Conference of Mayors CEO and Executive Director Tom Cochran applauded the legislation as a means of job creation in cities where the unemployment rate is steadily rising. “Mayors want Washington to know that MainStreet America is still hurting. Joblessness has surpassed ten percent in many cities and we know that many people are struggling. So mayors are excited that this bill will create new green jobs at a time when they are desperately needed. Green jobs and a new green economy are the future of our economic competitiveness.”
After thanking Boxer for her Clean Energy Bill and its inclusion of Mayors’ Block Grant provision, Los Angeles Mayor Antonio Villaraigosa expressed his support for the effort by saying, “I signed the Mayors’ Climate Protection Agreement in 2005 shortly after I took office and I took the commitment very seriously. I am proud that Los Angeles met the targets of the Agreement in 2008 – four years ahead of time. And I am sure other mayors have met the targets of the Agreement or are close to doing so. … Mayors took the mantle of leadership in this country when our federal government failed to act.”
Nickels praised the organization of mayors for its successful efforts on the Climate Bill. “Mayors traveled to Washington twice this summer to push for a partnership with the federal government on climate protection, and the Senate has acted in direct response to our calls for support. The Conference has worked long and hard to establish the Block Grant as a cornerstone of our national climate protection strategy, and this climate legislation, including this provision, is a critical component of our effort to empower local officials to make our communities greener, healthier and more sustainable. We urge the Senate to act swiftly to address this global crisis.”
Past President of the U.S. Conference of Mayors Trenton (NJ) Mayor Douglas H. Palmer who represented the mayors on the Hill when the Bill was introduced said, “In these hard economic times, we know that many people are without jobs and are struggling. This bill will help jump'start green industries that will create new green jobs – which is exactly what American families need.”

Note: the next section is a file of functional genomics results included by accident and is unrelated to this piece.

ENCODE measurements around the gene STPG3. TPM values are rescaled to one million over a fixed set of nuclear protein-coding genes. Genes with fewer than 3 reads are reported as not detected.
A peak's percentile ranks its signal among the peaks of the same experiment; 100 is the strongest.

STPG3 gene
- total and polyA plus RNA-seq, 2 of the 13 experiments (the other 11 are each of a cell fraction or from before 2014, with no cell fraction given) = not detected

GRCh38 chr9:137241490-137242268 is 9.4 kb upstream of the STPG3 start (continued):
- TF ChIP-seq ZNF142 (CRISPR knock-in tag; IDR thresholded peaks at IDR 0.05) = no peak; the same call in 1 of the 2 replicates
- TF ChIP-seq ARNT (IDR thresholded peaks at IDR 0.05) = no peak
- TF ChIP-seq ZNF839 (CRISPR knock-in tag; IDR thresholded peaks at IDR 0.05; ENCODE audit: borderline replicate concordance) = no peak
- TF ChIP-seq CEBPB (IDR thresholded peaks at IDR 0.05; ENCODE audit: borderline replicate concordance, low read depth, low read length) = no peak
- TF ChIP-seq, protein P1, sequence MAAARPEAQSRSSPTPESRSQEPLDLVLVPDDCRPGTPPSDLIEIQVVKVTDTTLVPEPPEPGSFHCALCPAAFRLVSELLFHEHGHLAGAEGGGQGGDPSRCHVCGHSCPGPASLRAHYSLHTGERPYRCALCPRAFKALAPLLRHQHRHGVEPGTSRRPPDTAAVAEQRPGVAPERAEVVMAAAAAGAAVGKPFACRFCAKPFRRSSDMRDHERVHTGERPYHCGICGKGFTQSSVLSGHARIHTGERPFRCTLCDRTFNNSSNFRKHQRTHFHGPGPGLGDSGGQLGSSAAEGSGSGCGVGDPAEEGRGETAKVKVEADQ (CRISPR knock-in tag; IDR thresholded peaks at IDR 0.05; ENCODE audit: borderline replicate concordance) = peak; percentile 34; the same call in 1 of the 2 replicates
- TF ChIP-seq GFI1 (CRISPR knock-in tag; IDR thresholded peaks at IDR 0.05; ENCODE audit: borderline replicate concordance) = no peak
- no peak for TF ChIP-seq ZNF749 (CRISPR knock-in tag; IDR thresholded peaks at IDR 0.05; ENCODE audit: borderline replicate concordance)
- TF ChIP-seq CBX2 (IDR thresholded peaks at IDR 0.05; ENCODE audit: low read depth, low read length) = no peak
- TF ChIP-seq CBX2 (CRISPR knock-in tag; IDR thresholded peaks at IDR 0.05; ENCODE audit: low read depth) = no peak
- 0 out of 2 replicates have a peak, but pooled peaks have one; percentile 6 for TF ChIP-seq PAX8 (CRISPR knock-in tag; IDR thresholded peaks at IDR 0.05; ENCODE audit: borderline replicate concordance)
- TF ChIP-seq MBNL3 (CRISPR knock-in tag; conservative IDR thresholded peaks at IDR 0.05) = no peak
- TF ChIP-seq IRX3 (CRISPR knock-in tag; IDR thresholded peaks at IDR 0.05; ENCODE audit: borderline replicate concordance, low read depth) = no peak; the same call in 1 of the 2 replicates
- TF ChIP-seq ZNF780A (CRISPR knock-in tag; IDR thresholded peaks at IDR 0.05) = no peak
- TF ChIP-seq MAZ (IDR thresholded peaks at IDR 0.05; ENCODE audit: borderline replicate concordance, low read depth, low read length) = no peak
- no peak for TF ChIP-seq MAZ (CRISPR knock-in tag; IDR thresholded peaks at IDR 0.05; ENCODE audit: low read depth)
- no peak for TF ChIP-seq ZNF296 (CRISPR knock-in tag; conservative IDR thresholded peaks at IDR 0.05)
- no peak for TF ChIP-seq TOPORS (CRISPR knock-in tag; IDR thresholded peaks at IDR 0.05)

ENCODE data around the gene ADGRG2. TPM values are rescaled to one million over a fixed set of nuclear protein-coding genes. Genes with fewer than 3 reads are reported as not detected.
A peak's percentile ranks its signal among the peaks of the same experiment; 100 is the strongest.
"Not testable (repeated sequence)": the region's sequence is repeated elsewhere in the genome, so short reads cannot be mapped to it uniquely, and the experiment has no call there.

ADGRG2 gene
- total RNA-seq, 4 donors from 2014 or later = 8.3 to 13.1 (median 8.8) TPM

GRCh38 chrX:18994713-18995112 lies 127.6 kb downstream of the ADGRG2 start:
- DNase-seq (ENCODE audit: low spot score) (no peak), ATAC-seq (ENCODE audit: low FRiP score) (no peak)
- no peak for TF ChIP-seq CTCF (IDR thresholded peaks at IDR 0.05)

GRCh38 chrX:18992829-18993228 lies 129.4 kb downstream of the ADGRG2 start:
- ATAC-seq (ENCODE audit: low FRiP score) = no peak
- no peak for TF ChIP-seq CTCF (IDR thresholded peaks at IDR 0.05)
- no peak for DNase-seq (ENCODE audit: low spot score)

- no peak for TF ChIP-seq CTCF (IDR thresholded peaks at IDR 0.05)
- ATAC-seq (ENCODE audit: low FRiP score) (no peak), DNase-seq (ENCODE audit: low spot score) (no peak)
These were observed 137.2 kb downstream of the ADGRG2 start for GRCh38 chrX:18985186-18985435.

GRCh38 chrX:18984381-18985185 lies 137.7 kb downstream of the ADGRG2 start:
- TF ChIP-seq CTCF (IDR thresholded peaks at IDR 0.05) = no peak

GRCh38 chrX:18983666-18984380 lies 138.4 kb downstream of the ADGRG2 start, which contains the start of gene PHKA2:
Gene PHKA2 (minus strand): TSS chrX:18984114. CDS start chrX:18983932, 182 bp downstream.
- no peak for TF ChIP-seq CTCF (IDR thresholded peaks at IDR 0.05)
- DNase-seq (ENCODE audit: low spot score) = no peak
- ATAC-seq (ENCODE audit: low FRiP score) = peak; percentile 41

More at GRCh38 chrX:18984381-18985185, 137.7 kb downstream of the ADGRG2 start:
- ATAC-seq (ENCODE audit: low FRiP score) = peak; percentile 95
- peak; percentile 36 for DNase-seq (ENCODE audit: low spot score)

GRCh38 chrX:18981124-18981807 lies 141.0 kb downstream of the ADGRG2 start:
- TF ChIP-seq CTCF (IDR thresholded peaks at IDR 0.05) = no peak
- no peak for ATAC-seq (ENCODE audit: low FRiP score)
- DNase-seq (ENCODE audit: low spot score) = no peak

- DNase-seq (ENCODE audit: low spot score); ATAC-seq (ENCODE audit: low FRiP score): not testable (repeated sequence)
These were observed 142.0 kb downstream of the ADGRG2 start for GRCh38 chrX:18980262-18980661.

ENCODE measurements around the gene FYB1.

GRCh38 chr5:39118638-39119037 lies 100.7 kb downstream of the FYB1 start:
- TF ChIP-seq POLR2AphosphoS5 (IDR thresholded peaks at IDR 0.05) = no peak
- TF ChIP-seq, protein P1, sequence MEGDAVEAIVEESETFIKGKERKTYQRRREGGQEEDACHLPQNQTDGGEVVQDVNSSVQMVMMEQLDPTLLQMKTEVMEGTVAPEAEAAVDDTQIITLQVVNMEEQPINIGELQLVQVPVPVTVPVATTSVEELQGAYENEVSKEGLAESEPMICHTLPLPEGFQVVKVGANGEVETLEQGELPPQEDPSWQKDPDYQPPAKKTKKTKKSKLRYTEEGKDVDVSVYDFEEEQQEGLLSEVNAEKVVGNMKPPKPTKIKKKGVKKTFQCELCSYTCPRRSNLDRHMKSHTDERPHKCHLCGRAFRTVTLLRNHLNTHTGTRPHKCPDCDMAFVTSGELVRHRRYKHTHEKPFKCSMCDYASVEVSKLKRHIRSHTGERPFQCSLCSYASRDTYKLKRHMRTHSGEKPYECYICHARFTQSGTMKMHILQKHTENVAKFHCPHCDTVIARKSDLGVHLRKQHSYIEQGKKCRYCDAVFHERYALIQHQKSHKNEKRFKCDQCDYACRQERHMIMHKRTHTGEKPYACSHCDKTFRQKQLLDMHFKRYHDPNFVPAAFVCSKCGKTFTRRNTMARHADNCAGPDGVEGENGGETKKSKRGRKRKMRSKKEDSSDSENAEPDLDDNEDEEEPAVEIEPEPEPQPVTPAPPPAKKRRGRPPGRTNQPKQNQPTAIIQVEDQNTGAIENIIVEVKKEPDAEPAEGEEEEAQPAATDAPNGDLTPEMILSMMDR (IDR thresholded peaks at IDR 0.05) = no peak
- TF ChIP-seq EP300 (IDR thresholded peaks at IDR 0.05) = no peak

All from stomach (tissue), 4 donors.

New Report Profiles Local Climate Actions
During the mayors’ meeting, the Conference also released a city-profile report titled, The Power of 86 Million Americans: 1,000 Mayors Committed to Climate Action, that highlights specific actions mayors are taking around the country to meet the goals of the Mayors Climate Protection Agreement. The report includes cities of all sizes in all regions of the country and shows that the mayors’ climate protection efforts range from changing city fleets to alternative fuel vehicles, to retrofitting city-owned buildings with energy efficient technology, to collecting methane gas from landfills for electricity use.
“This is not a symbolic effort. Mayors are serious about protecting our climate and these city profiles show that if anyone knows how to innovate, it is our nation’s mayors. We are the leaders that make America work, and even in the midst of an economic downturn, mayors are identifying ways to fight global warming which also contributes to local budget savings over the long-term,” said Nickels.
Charleston (SC) Mayor Joseph Riley, Jr. summed up the collective effort by saying, “Shortly after Mayor Nickels began this journey, mayors around the country quickly came to the conclusion that this climate protection agreement was more than a goal we were pledging to reach – it was a movement within organization and in our cities. Thanks to Mayor Nickels, the movement is now tangible in 1,000 different cities in 1,000 different ways. Also thanks to Mayor Nickels, we have created something that has touched almost every city in America in and has shaped each city in a positive way.”